2.2Check brake adjustment2.5Check braking system operationReasons for rejectionReasons for rejectiona) With any brake fully applied, a brake adjustment indicatorruns out of travel or indicates that adjustment is necessarya) Any brake failure indicators do not operateb) Brake chamber push or pull rods move more than 80% oftheir maximum stroke when the brakes are fully appliedc) With any brake fully applied, any stroke indicator displaysevidence of excessive stroke (known as over-stroking)Figure 2.2 Example of excessive stroke/over-strokingNote: Not all push and pull rods will have a stroke indicator.Brakes oﬀBrakes onOver-strokedb) Any brake air or vacuum storage system is notfitted with a visual or audible warning device towarn the driver, whilst seated in the normal drivingposition, of a lack of air pressure or vacuumc) Any compulsory pressure, vacuum or low levelwarning devices or gauges do not operated) The brake controls do not cause the correspondingbrake to apply when they are operated(with the engine running if necessary).2.6Check vacuum assisted brakesystem integrityReasons for rejectionBACIndicatora) With vacuum depleted from the system and withmoderate steady force applied, the brake pedal doesnot travel towards the floor when the engine is startedd) The park brake and/or emergency brake is not capableof being fully applied without the control runningout of available travelb) With the engine stopped, one application of theservice brake with a moderate pedal force resul
and refer to any relevant information regarding vehicle manufacturer’s specifications to ensure that the vehicle meets the requirements of the Vehicle Standards or ADRs. Some inspection processes and standards apply only to certain heavy vehicles. Similarly, a heavy vehicle may have been exempted fro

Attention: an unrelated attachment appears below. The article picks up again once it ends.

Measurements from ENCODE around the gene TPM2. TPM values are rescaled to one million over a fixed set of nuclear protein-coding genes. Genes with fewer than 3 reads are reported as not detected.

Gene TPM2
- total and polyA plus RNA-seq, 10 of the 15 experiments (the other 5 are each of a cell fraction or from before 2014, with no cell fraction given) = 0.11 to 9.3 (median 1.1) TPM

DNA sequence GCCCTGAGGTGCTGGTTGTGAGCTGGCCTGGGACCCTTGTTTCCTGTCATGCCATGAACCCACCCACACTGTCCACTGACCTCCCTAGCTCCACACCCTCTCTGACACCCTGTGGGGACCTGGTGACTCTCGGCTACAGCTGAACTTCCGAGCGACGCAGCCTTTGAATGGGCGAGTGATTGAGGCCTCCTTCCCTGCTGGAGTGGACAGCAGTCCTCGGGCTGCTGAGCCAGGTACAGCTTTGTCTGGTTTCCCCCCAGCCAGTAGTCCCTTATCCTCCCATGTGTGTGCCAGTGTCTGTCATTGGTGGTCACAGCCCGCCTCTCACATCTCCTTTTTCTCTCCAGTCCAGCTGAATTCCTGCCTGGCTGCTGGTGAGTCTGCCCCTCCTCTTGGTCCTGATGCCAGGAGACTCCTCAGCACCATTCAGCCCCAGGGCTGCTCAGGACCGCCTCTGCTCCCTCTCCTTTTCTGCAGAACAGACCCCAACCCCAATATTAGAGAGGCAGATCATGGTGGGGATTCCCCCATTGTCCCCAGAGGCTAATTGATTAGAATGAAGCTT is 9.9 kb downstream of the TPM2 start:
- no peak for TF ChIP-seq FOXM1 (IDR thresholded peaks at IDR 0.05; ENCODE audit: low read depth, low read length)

The Heavy Vehicle Drivers' Handbook will help you understand the additional rules and regulations that apply to you and your heavy vehicle. It is a useful guide outlining rules and regulations, skills and correct attitude required by heavy vehicle drivers. This publication must be read in conjunction with the Road Users’ Handbook and Load
SECTION 11: VEHICLE INSPECTION TEST 198 11.1 All Vehicles 198 11.2 External Inspection (All Vehicles) 201 11.3 School Bus Only 205 11.4 Trailer 206 11.5 Coach/Transit Bus 207 11.6 Taking the CDL Vehicle Inspection Test 208 CDL Vehicle Inspection Memory Aid 209 SECTION 12: BASIC VEHICLE CONTROL SKILLS TEST 211 12.1 Scoring 211 12.2 Exercises 212
transporting students. The pre-trip inspection consists of two parts: a stationary inspection and an operating inspection. The stationary inspection consists of an interior and exterior inspection. The exterior inspection is also known as the “daily walk-around.” The operating inspection is performed while the bus is being driven.
Preliminary Inspection Responsibilities 1. Read and understand the job specification 2. Attend the pre-job conference 3. Become aware of safety hazards and responsibilities 4. Prepare inspection forms and inspection plan 5. Inspection of jobsite conditions 6. Inspection of materials 7. Inspection of equipment 8. Monitor ambient conditions
inspection? We will consider a full home inspection or 4-pt Inspection as an exception to the UPC home self-inspection. The inspection must be no older than 12 months in age and contain pictures and inspection notes outlining the condition of the home (the roof, air/hea
Jun 27, 2019 · 2021 SUTTON AVE CINCINNATI OH 45230 County HAMILTON Building Approval Date 03/09/1988 Use Group/Code E Occupancy Limit 49 Maximum Under 2 ½ Fire Inspection Approval Date Food Service Risk Level Inspection Information Inspection Type Quality Monitoring Inspection Scope Partial Inspection Notice Unannounced Inspection Date End Time 06/27/2019
INSPECTION INFORMATION 1.1 SUBJECT PROPERTY Commercial building xxxxxx Glendale, California 1.2 INSPECTION DATE Thursday February 25, 2016 1.3 INSPECTION TIME 2:30 p.m. . This inspection and report has been performed in accordance with the California Real Estate Inspection Association (CREIA) Standards of Practice which is incorporated herein .
A. Explain the historical context of the Cold War after 1945. B. Explain the causes and effects of the ideological struggle of the Cold War. C. Compare the ways in which the United States and the Soviet Union sought to maintain influence over the course of the Cold War. D. Explain the causes and consequences of China’s adoption of communism.